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Post Doc, University Malaya

PINBOARD SUMMARY

To assess the presence of influenza virus in birds and possible spread to domestic fowls.

The recent emergence of zoonotic avian influenza H5N1 in the east-coast of Malaysia which resulted in the culling of the whole flock in the poultry far has highlighted the need to understand the genetic and phenotypic diversity of avian influenza viruses including those of wild bird reservoirs, beyond the traditional focus on highly pathogenic avian influenza (HPAI) strains. Influenza A virus is a major pathogen from a public, veterinary, and wildlife health perspective, yet there are no comprehensive reviews of AIV subtype diversity in birds and the evolutionary drivers of virus diversity are not well understood. Diversity exists within each of the eight genetic segments of the influenza A genome and between the different combinations of those segments that arise from re-assortment events. This surveillance study will create an inventory of subtype diversity as a first step towards understanding what drives virus richness and prepare us for emergence events and increase our preparedness for future outbreaks.

6 ITEMS PINNED

Influenza viruses production: Evaluation of a novel avian cell line DuckCelt®-T17.

Abstract: The influenza vaccine manufacturing industry is looking for production cell lines that are easily scalable, highly permissive to multiple viruses, and more effective in term of viral productivity. One critical characteristic of such cell lines is their ability to grow in suspension, in serum free conditions and at high cell densities. Influenza virus causing severe epidemics both in human and animals is an important threat to world healthcare. The repetitive apparition of influenza pandemic outbreaks in the last 20years explains that manufacturing sector is still looking for more effective production processes to replace/supplement embryonated egg-based process. Cell-based production strategy, with a focus on avian cell lines, is one of the promising solutions. Three avian cell lines, namely duck EB66®cells (Valneva), duck AGE.CR® cells (Probiogen) and quail QOR/2E11 cells (Baxter), are now competing with traditional mammalian cell platforms (Vero and MDCK cells) used for influenza vaccine productions and are currently at advance stage of commercial development for the manufacture of influenza vaccines. The DuckCelt®-T17 cell line presented in this work is a novel avian cell line developed by Transgene. This cell line was generated from primary embryo duck cells with the constitutive expression of the duck telomerase reverse transcriptase (dTERT). The DuckCelt®-T17 cells were able to grow in batch suspension cultures and serum-free conditions up to 6.5×10(6)cell/ml and were easily scaled from 10ml up to 3l bioreactor. In the present study, DuckCelt®-T17 cell line was tested for its abilities to produce various human, avian and porcine influenza strains. Most of the viral strains were produced at significant infectious titers (>5.8 log TCID50/ml) with optimization of the infection conditions. Human strains H1N1 and H3N2, as well as all the avian strains tested (H5N2, H7N1, H3N8, H11N9, H12N5) were the most efficiently produced with highest titre reached of 9.05 log TCID50/ml for A/Panama/2007/99 influenza H3N2. Porcine strains were also greatly rescued with titres from 4 to 7 log TCID50/ml depending of the subtypes. Interestingly, viral kinetics showed maximal titers reached at 24h post-infection for most of the strains, allowing early harvest time (Time Of Harvest: TOH). The B strains present specific production kinetics with a delay of 24h before reaching the maximal viral particle release. Process optimization on H1N1 2009 human pandemic strain allowed identifying best operating conditions for production (MOI, trypsin concentration, cell density at infection) allowing improving the production level by 2 log. Our results suggest that the DuckCelt®-T17 cell line is a very promising platform for industrial production of influenza viruses and particularly for avian viral strains.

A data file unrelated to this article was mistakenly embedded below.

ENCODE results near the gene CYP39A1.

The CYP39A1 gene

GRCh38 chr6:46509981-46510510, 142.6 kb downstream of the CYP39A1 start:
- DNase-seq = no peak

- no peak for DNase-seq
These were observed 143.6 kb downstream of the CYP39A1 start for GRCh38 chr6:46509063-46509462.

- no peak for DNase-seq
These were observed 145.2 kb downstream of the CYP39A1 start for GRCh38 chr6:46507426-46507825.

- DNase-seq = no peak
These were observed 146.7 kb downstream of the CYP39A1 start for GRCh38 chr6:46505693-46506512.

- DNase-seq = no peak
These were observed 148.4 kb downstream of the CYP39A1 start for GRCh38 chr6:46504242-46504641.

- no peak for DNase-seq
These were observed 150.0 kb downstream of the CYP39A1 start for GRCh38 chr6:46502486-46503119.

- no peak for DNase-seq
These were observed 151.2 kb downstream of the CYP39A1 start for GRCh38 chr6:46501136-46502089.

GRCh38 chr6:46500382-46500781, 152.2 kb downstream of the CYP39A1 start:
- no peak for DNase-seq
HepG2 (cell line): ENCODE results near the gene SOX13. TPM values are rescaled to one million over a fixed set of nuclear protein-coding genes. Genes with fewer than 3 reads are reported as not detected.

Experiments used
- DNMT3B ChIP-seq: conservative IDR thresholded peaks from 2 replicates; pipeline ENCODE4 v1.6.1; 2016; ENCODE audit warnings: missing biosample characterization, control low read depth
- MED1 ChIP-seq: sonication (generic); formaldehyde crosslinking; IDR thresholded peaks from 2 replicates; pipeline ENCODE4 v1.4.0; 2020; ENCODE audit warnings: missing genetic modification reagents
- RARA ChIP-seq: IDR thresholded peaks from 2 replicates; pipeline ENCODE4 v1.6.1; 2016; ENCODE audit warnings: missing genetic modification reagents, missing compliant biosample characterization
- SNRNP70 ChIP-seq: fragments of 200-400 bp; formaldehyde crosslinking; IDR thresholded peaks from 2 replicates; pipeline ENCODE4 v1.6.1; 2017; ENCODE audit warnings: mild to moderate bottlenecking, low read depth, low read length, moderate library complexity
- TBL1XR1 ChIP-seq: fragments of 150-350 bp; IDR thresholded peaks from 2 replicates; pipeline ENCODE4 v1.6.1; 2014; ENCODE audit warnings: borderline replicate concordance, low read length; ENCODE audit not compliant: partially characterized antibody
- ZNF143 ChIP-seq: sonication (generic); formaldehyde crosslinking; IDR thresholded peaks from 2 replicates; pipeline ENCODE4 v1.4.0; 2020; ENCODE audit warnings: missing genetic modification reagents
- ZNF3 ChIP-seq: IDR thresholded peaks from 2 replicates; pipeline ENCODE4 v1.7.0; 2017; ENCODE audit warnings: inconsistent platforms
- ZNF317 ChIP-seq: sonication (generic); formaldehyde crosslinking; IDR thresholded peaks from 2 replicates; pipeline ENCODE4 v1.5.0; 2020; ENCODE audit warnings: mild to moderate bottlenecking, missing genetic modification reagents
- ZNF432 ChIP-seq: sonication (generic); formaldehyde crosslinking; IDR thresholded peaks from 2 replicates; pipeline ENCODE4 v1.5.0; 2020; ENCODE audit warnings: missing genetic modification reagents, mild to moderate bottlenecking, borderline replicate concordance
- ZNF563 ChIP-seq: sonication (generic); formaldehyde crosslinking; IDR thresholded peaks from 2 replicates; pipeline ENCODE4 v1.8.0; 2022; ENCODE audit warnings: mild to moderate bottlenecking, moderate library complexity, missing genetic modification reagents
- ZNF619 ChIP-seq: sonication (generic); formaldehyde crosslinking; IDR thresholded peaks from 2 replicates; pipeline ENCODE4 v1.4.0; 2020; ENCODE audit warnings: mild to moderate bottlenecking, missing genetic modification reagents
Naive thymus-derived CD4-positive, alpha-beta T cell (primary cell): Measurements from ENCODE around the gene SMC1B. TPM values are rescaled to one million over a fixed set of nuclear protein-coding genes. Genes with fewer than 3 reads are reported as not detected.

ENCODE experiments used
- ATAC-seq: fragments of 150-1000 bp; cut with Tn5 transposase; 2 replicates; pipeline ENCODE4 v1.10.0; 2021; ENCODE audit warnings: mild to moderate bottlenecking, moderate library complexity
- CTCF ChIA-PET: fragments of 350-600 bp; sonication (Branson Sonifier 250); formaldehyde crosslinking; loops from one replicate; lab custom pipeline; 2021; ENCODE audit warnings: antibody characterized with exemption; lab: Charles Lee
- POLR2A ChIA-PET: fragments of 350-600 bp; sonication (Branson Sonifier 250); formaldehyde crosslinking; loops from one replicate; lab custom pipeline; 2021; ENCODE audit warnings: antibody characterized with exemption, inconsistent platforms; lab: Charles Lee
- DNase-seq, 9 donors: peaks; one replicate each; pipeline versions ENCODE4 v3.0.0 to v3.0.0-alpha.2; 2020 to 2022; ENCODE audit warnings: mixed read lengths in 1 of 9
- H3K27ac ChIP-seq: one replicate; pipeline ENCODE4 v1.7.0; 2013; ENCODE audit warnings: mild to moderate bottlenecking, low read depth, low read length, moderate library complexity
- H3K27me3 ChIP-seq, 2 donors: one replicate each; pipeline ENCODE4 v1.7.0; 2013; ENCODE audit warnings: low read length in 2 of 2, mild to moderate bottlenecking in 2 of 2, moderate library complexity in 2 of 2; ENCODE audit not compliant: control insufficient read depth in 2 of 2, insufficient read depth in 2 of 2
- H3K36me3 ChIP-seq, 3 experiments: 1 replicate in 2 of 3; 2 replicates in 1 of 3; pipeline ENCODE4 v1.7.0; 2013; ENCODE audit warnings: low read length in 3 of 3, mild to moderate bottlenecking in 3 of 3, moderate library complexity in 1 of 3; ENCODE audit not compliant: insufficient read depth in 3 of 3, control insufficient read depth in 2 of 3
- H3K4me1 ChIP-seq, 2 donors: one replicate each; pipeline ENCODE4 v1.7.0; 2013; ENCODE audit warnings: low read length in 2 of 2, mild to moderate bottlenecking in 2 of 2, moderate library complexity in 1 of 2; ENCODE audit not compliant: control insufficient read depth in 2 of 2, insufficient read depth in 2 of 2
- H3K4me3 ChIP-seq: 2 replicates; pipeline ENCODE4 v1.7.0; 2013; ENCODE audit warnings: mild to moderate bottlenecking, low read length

Pub.: 03 Jun '17, Pinned: 28 Jul '17

Serological and virological surveillance of avian influenza virus in domestic ducks of the north-east region of Bangladesh.

Abstract: Wild waterfowl are considered as the natural reservoir for avian influenza (AI) viruses. Bangladesh has been experiencing highly pathogenic avian influenza (HPAI) outbreaks since 2007, mostly in chickens and occasionally in ducks. Ducks play an important role in the persistence and genetic recombination of AI viruses. This paper presents the results of serological and virological monitoring of AI in domestic ducks in 2013 in the north-east region of Bangladesh.A total of 871 and 662 serum samples and 909 and 302 pairs of cloacal and oropharyngeal swabs from domestic ducks of Mymensingh and Sylhet division, respectively, were analysed. Antibodies to type A influenza virus were detected by blocking ELISA in 60.73 and 47.73% serum samples of Mymensingh and Sylhet division, respectively. On haemagglutination-inhibition (HI) test 17.5% of ELISA positive serum samples were found to be seropositive to H5 avian influenza virus. Five cloacal swabs and one oropharyngeal swab were positive for M gene of type A influenza virus by real time RT-PCR (rRT-PCR), but all of them were negative for H5 influenza virus. Three of the six viruses were successfully characterized as H1N5, H2N5 and H7N5 subtype of AI virus, the other three remained uncharacterized. On sequencing and phylogenetic analysis the HA and NA genes were found to be of Eurasian avian lineage. The H7 virus had cleavage site motif of low pathogenic virus.Low pathogenic avian influenza viruses were detected from apparently healthy domestic ducks. A small proportion of domestic ducks were found seropositive to H5 AI virus.